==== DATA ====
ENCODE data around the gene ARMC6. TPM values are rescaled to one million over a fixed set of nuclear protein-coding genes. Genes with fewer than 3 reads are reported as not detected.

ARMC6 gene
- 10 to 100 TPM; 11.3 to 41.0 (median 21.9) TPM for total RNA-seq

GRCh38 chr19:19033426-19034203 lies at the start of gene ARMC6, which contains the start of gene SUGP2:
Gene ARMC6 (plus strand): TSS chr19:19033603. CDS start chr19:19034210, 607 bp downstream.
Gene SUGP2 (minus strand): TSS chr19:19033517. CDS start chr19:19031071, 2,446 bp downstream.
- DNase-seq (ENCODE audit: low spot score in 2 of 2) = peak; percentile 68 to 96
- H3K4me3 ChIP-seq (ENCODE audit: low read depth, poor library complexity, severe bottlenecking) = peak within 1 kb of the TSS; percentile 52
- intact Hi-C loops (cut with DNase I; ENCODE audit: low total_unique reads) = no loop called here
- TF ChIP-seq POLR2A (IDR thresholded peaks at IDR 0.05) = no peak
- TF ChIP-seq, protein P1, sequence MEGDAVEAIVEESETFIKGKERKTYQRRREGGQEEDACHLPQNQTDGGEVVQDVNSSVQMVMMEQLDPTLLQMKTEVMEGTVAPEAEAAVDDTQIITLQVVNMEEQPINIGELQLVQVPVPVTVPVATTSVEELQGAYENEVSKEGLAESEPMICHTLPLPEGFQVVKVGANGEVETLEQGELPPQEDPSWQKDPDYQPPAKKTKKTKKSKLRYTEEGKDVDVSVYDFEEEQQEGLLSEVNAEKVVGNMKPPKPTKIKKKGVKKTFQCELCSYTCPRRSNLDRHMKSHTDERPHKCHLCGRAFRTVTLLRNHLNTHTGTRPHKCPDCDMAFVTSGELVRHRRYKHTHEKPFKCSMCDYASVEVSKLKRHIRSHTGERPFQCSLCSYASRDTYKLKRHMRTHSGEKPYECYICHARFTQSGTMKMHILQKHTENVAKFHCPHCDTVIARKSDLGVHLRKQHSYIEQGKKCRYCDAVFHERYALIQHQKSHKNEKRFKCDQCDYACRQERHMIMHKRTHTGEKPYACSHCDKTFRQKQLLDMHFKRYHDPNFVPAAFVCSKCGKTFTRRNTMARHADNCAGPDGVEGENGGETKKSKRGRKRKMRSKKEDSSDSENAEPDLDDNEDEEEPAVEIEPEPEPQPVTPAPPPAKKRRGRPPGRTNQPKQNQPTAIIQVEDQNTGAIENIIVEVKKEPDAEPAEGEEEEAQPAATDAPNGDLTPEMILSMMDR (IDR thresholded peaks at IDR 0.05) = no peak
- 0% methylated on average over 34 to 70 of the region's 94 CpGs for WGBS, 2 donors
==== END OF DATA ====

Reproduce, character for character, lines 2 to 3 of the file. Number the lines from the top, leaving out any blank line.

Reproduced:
ARMC6 gene
- 10 to 100 TPM; 11.3 to 41.0 (median 21.9) TPM for total RNA-seq